How common is it for somebody to get obstructive sleep apnea?

Very. There is a near epidemic of sleep apnea. Largely because it is strongly, associated with obesity, and there is an obesity epidemic in the United States. Read more...
Epidemic. It has become extremely common. Partly because of increased awareness. Environment, weight gain and many other factors play a role. Read more...
Much more common. Sleep apnea seems to be a lot more prevalent now due to environmental polliutants, poor nutrition, and other variables. Read more...
Very Common. There are things that can be done to help lessen symptoms of sleep apnea and depending on severity, may eliminate them. Weight loss, avoidance of sedating chemicals or medications, avoiding supine sleep can help. There is an oral device that a dentist can make and some medical therapies from an ENT that can help. Pap therapy is still the gold standard treatment and splints the airways open. Read more...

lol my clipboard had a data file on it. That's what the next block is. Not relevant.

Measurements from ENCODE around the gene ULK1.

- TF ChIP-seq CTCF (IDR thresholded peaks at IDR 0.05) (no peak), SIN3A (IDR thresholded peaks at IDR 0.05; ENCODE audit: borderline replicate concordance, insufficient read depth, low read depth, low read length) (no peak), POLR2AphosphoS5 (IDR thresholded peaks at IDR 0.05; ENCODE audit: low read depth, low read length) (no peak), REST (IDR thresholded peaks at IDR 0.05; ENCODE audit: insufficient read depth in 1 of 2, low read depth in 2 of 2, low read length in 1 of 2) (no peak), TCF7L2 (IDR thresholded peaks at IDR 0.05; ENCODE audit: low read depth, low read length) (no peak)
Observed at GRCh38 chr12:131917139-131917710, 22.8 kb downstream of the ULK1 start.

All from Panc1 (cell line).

Possible obstructive sleep apnea --who do I see to get a diagnosis?

Sleep Med physician. See a board certified sleep medicine physician at a sleep disorders center accredited by the american academy of sleep medicine. Read more...
Choices. You can see an ent, sleep physician (pulmonologist), or even some primary md's. The diagnoses requires a sleep study to confirm. For treatment go to a physician who is comfortable and experienced in dealing with sleep apnea. Read more...
Sleep specialist. The standard for diagnosing sleep apnea is either a sleep test done at a sleep clinic or an overnight sleep test done at home. Information from this evidence based testing is interpreted by a board certified sleep specialist who renders a specific diagnosis from the sleep test. Dentists who provide oral appliances in treating mild and moderate sleep apnea can help arrange for sleep testing. Read more...